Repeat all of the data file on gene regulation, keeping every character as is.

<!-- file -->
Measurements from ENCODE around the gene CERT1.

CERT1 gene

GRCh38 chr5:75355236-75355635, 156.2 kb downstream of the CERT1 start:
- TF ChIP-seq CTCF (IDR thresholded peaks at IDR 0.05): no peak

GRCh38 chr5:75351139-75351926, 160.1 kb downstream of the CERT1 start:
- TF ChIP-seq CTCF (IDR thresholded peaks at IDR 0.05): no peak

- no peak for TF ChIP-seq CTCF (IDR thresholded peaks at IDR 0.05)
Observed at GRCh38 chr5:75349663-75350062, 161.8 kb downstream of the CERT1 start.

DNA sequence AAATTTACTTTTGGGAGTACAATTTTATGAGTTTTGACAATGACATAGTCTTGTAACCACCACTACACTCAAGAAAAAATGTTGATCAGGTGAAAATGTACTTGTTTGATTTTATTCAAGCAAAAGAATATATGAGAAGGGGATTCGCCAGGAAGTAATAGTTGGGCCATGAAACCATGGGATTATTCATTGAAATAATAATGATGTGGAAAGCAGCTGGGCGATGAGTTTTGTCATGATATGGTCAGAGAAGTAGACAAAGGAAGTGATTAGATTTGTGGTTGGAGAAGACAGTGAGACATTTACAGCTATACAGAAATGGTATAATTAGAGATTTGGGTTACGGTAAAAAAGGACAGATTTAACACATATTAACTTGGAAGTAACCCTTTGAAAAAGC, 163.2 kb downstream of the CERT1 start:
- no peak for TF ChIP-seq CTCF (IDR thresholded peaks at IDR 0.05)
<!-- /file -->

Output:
Measurements from ENCODE around the gene CERT1.

CERT1 gene

GRCh38 chr5:75355236-75355635, 156.2 kb downstream of the CERT1 start:
- TF ChIP-seq CTCF (IDR thresholded peaks at IDR 0.05): no peak

GRCh38 chr5:75351139-75351926, 160.1 kb downstream of the CERT1 start:
- TF ChIP-seq CTCF (IDR thresholded peaks at IDR 0.05): no peak

- no peak for TF ChIP-seq CTCF (IDR thresholded peaks at IDR 0.05)
Observed at GRCh38 chr5:75349663-75350062, 161.8 kb downstream of the CERT1 start.

DNA sequence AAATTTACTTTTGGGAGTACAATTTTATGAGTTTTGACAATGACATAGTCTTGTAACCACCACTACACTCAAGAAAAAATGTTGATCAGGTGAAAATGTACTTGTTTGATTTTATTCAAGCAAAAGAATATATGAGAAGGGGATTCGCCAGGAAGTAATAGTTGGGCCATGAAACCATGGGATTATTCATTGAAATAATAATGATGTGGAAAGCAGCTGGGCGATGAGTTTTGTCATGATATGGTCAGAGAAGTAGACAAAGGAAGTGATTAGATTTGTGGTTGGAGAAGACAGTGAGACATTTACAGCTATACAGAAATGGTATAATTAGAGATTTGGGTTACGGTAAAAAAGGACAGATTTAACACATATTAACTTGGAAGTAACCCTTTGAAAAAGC, 163.2 kb downstream of the CERT1 start:
- no peak for TF ChIP-seq CTCF (IDR thresholded peaks at IDR 0.05)